The week was a Poi and Yoga retreat. The Poi teaching was lead by the wonderful Nick Woolsey and there was also some teaching from the fantastic Jon “Alien Jon” Everett. They are both such lovely guys, with very different teaching styles and I learnt such a lot from both of them. Jon was also selling his amazing FiberFlies Pixel Whips, which are these really cool, colourful, fibre optic, whippy things that you can play with – endless fun! The yoga was run by a softly spoken guy called Adrian, who not only taught us how to do yoga, but explained the spiritual aspects of it.

Balmeggberg is such an amazing place. Everything is done in the least environmentally impactful way possible. They eat the food they grow and everything is grown there apart from the butter and cheese which they get from the neighbouring dairy farm. There are compost toilets, which smell a little rough, but are very good for the environment. There is a drinking water fountain fed by a spring up in the mountains.

There are a few families who live on Balmeggberg, they live in the large farmhouse, which has been extended to include a large studio space for holding courses in. We did some of our poi in that room. There are also many yurts on the site. There is a massive yurt which we used for our yoga sessions (and some poi sessions – including our Poicademy, where we learnt some poi theory!). There are several sleeping yurts – I was in one for six people, there were also two four person yurts. The final yurt is my favourite – the sauna yurt! This is a tiny yurt with a stove in the centre of it, which heats the yurt to a high temperature. We used it on the evening when there was a storm -it such an amazing place to sit in, the the rain pounding down outside, before running out to the outdoor baths which look out over the valley to have a cold plunge!

They keep sheep on Balmeggberg, who control the amount of grass and will eventually be used for meat. There are ducks to eat pests such as slugs and snails as well as chickens and a few cats. The cows on the neighbouring land are hard to miss – their cowbells can be heard all through the day, gently clanging as they walk along.

The food at Balmeggberg was mostly vegetarian or vegan and was incredibly tasty! Edible flowers were used to decorate it. I ate way too much on Balmeggberg – especially on the day they fired up their wood burning pizza oven!

In nearby Trubschachen, we visited the Kambly factory, which makes hundreds of different kinds of cookies. Even better, the shop has free samples of pretty much every kind of cookie they make – so you can try them all without even buying any! On the same day we visited the factory, we also attempted to swim in the river in Trubschachen which was freezing cold! We warmed back up afterwards with a poi lesson in the sunny field by the station.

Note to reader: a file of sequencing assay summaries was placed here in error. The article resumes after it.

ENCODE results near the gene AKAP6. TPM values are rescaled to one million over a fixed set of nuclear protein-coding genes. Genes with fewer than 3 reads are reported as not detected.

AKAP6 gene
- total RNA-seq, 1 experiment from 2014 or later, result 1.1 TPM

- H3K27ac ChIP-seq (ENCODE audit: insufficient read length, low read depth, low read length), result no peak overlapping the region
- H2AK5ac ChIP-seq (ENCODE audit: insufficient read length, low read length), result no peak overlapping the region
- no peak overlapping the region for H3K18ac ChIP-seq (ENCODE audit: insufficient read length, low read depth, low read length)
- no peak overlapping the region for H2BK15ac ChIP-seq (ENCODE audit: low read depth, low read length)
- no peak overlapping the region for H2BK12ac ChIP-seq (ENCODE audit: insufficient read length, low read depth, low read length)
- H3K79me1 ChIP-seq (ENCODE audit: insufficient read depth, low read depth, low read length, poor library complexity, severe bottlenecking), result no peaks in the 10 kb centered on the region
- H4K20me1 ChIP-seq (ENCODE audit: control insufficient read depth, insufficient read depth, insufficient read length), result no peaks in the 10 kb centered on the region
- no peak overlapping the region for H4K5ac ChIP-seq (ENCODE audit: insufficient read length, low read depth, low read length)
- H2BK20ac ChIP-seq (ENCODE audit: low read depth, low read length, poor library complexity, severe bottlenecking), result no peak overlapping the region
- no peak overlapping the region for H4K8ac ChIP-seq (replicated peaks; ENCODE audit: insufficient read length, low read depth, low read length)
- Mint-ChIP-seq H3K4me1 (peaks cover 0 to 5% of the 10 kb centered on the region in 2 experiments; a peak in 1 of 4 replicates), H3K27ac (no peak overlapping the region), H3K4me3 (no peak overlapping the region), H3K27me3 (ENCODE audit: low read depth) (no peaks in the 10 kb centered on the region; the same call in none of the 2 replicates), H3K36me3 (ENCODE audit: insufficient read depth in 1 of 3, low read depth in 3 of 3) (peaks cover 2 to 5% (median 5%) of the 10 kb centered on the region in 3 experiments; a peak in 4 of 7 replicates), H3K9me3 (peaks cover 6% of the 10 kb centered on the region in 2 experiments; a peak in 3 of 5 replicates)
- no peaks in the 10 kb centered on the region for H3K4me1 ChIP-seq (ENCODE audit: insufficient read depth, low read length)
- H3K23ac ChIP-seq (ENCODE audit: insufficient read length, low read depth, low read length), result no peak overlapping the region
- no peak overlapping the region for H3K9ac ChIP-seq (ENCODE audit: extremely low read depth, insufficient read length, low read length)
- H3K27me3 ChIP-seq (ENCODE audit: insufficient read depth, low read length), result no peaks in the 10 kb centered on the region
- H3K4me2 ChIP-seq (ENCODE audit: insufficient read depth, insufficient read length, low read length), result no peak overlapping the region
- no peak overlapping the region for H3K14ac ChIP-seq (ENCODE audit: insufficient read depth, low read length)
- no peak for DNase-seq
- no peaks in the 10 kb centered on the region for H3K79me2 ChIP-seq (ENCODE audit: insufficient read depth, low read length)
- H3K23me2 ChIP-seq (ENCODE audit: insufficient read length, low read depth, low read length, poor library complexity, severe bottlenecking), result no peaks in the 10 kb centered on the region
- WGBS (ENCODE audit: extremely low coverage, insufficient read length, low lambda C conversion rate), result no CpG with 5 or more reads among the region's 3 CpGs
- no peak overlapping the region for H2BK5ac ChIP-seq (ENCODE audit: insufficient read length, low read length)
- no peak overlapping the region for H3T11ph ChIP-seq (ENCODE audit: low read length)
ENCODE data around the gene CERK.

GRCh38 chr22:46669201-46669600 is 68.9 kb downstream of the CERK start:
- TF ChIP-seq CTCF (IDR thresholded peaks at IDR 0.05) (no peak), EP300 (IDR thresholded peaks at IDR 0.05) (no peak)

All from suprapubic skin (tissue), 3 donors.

I had a wonderful time on Balmeggberg and met some lovely people. It was great getting to know everyone, learning some more poi and some yoga and just spending time in such a lovely environment. One of my highlights was the fire performance evening where a few of the girls had their first ever fire spin – it’s so amazing to watch people spin fire for the first time! It was also pretty amazing watching Jon and Nick perform! Hopefully I’ll return another year to enjoy the heavenly place that is Balmeggberg again.

Valerie, Anna and I spinning some fire!

Thanks to Harold, Abby, Chantal, Till, Valerie, Fede, Samuel, Florian, Adrian, Alex, Sunshine, Lea, Anna, Artur, Kristina, Q, Nick, Jon, Adrian and the whole Balmeggberg squad for a lovely week! And special thanks to Harold for allowing me to use his incredible photos on my blog and for taking them in the first place!

The visitor book (Photo by Harold Dahl)



Gorgeous Geneva and Awesome Annecy

11th – 14th August

The train to Geneva from Rome was long. It left early, so I slept most of the way to Milan – I got very good at sleeping on trains! We changed at Milan and the next train to us to Geneva. The first train took 3hrs 20mins and the second took 3hrs 58mins.

To get to Annecy from Geneva was a train to Aix Les Bains then another to Annecy. This didn’t take very long – we had also been waiting for a double-decker train all InterRail and our last train as a group was finally a double-decker!

In Geneva we stayed one night at the inventively named Geneva Hostel which cost £26.82 per person per night – Geneva is expensive! We were in a six bed female dorm. There was a bathroom along the corridor from the room and there was a lounge and breakfast facilities downstairs. We got a free travel card (not that useful for us) and free breakfast (much appreciated).

In Annecy we stayed in the lovely Annecy Hostel, which cost £20.27 per person per night for our own room with two single beds and one bunk bed. This hostel was small and alpine looking, but very lovely. The room was fresh and large, there was a bathroom next door to the room and a kitchen and lounge downstairs. In the garden was a large bar area with really cool seating.

Day 1: